I love cemeteries. I get that it’s an odd thing to admit, nevertheless, it is how I feel.
In Minsk, Belarus, my parents’ apartment building was located next to a field, across the road from a cemetery. My mother used to say that it made for quiet neighbors. I remember some of the graves had little black cast iron fences around them, and many of the gravestones had black and white photographs of the departed.
When I was in Journalism school, we had an assignment to write three paragraphs. One was about a place, another was about a person and the third … well, the third I can’t remember. When it came to writing a place, I chose to write about Ft. Logan National Cemetery, the military cemetery in Denver where my former professor and hero, Mr. Pearson is buried. Military cemeteries reflect the military’s discipline and structure — they are places of precision, honor and truth, because all the headstones are the same size, shape, and color. The truth spoken by the cemetery lies in its uniformity — death is the greatest equalizer, making a pauper equal to the billionaire. Ft. Logan has lovely, gentle green hills, a small lake here and there, and the grounds are peppered with trees. Located in the West Side of Denver, the cemetery is also graced with a terrific view of the mountains.
Cemeteries, of course, aren’t really for people buried in them. They are for the visitors. When it comes to civilian cemeteries, I like the variety of headstones and the meandering layout of the “streets.” I like to stroll out among the headstones, reading the names, dates, relationships and epitaphs.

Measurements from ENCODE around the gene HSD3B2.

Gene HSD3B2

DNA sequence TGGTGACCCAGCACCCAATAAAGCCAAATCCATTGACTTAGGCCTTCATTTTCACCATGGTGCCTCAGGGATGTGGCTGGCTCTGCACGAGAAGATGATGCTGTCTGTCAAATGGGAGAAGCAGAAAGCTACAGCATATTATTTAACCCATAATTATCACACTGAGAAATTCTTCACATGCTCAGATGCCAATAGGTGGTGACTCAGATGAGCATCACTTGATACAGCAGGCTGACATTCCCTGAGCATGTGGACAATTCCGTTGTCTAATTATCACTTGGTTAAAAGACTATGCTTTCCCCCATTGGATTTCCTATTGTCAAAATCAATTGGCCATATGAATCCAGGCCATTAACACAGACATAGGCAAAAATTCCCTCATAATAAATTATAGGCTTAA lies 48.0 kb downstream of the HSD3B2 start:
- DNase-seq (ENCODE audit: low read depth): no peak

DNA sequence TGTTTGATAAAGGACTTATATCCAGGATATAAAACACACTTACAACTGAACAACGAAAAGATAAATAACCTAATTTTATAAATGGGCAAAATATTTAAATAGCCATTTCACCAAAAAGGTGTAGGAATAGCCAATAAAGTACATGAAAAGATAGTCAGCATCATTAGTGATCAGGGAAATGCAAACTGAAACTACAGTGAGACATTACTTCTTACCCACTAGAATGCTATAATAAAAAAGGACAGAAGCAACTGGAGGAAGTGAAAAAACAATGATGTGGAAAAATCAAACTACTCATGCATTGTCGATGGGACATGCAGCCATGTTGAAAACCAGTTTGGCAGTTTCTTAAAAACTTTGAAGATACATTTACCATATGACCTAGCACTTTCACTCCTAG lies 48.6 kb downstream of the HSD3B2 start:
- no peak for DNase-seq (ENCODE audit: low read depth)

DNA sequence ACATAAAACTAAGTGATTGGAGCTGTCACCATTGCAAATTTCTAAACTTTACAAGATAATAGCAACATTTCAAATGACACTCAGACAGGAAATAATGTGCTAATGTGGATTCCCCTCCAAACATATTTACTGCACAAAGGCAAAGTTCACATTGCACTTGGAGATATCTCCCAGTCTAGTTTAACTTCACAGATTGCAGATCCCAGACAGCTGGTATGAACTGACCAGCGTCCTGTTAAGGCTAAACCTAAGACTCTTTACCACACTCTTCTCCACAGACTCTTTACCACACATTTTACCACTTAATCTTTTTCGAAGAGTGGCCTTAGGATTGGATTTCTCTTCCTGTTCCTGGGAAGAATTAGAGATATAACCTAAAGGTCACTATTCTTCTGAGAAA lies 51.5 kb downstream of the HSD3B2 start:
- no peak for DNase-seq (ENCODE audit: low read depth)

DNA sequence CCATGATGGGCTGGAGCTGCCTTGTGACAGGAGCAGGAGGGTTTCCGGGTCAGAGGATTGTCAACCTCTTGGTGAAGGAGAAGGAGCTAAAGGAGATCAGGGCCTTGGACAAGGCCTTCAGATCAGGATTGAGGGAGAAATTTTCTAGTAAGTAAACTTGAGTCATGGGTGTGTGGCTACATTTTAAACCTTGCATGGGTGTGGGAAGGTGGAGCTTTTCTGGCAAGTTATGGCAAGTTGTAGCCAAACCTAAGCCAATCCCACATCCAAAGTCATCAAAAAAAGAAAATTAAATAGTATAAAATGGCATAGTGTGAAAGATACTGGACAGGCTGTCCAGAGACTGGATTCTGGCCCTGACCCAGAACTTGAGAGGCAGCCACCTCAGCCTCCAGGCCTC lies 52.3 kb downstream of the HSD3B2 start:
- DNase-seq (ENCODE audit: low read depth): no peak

When Jeff and I visited Ireland, in 1997, we found this to be a land with plentiful, ancient cemeteries. First, our hotel in Dublin was adjacent to a cemetery, with many graves dating from the 1600 to 1700s. To both of us, this made the hotel more quaint, more desirable — more special. The moss-covered markers and the casualness of the location of the graveyard made me think of how ordinary death is, how mundane. We also visited even older cemeteries, with even older graves, some with the quintessential Celtic crosses on them. Cemeteries contain the whole histories of the countries. They are places of hushed reverence — not quite that of churches, but definitely of the dwelling space of deities.
When I told my husband that back in high school, I once made out in a cemetery, he was not a bit fazed. He said, “When I was a teenager, I did too. It is quiet, isolated, and you won’t be interrupted.”
They may be places of reverence, but they are also quiet and private, and, in cases of small towns, not under lock and key. Not so long ago the only places in United States that had graves were churchyards, considered consecrated ground. But more space was needed for our dead folks, so the graveyards became their own independent entities. The first of these in America was in Boston, Massachusetts. As the people began to migrate west, the entire country became a cemetery — folks in wagons didn’t have a great deal of time, so they buried their dead, said a few words, and moved on. Our national highway system is built on the graves of the pioneers.
I get, if not closure, then a renewed sense of peace whenever I visit a grave of a loved one. It’s the closest I come to being with them again, although I know that what is buried there is not truly and really THEM. Standing near graves always makes me feel my mortality, always makes me see anew how fragile life is and how thin the line is that separates life from death.
Therefore, visiting cemeteries always forces me to never take anything, any day, any breath, for granted — death being a reminder to truly live. And that’s a reminder that is important to live with.